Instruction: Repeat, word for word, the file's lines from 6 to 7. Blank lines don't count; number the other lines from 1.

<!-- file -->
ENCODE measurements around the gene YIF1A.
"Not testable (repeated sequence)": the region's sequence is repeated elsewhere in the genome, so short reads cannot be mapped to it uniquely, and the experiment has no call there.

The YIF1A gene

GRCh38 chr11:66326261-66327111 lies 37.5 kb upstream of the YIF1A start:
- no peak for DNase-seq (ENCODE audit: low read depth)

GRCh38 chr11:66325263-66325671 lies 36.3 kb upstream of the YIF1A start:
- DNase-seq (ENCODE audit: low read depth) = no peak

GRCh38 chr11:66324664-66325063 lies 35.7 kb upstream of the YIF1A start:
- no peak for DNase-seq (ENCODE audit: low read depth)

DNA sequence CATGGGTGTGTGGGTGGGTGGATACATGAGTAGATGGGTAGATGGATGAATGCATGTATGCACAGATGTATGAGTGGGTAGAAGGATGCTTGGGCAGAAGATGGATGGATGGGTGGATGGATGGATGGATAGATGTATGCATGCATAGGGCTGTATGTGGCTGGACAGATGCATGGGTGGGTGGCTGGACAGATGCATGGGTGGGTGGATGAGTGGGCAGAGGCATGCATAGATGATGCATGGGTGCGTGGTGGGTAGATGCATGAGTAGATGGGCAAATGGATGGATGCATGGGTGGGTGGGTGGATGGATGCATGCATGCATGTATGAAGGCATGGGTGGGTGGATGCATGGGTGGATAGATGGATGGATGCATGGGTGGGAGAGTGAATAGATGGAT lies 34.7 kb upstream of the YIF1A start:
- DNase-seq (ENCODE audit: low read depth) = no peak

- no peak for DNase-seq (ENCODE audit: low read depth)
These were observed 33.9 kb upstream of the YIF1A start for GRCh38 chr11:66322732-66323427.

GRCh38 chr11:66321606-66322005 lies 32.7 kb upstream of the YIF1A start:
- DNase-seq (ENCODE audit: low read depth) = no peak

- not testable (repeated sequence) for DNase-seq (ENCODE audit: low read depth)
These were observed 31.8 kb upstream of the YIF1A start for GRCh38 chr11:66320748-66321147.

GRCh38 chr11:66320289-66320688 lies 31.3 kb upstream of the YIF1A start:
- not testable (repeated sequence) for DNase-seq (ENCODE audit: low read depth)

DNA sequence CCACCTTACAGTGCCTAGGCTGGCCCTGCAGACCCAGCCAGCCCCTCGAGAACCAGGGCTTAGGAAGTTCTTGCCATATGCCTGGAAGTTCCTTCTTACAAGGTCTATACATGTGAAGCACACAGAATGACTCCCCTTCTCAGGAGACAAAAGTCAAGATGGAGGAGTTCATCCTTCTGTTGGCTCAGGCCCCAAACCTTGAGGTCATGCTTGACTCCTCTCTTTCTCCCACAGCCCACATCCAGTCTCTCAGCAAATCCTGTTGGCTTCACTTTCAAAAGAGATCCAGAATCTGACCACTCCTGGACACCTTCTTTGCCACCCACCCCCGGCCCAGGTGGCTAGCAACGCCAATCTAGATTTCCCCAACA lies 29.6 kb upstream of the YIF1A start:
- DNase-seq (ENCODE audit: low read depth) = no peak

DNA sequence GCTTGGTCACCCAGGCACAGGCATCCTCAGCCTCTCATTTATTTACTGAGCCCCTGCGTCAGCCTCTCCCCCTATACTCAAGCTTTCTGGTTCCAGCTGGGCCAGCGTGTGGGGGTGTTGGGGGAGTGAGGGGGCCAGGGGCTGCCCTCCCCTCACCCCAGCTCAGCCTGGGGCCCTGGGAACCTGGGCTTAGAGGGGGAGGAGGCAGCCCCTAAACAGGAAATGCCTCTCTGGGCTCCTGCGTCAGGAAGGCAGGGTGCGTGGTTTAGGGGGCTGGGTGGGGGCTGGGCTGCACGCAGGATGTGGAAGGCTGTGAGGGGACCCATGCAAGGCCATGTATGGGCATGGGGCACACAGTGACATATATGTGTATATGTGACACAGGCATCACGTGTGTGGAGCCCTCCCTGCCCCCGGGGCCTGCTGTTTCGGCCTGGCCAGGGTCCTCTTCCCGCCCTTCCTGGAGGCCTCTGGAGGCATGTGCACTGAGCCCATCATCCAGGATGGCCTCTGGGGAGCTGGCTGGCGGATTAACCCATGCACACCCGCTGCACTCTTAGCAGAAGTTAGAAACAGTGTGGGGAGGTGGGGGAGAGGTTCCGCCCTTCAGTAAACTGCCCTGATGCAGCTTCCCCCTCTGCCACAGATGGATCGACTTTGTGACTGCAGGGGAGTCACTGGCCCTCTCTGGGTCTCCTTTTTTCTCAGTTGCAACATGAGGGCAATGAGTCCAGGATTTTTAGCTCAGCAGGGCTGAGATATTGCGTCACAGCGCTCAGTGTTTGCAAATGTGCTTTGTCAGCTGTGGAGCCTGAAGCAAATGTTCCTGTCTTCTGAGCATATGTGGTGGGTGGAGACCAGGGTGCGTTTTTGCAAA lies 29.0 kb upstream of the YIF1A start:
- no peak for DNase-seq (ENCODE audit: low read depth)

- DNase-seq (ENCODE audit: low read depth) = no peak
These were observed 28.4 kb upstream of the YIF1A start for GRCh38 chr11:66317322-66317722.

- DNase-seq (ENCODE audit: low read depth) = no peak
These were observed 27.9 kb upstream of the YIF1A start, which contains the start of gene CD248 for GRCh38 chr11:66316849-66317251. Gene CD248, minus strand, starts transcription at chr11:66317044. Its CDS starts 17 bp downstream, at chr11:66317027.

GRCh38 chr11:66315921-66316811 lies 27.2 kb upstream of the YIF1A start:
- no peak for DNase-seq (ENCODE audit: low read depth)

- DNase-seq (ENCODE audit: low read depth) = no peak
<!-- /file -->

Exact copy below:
GRCh38 chr11:66325263-66325671 lies 36.3 kb upstream of the YIF1A start:
- DNase-seq (ENCODE audit: low read depth) = no peak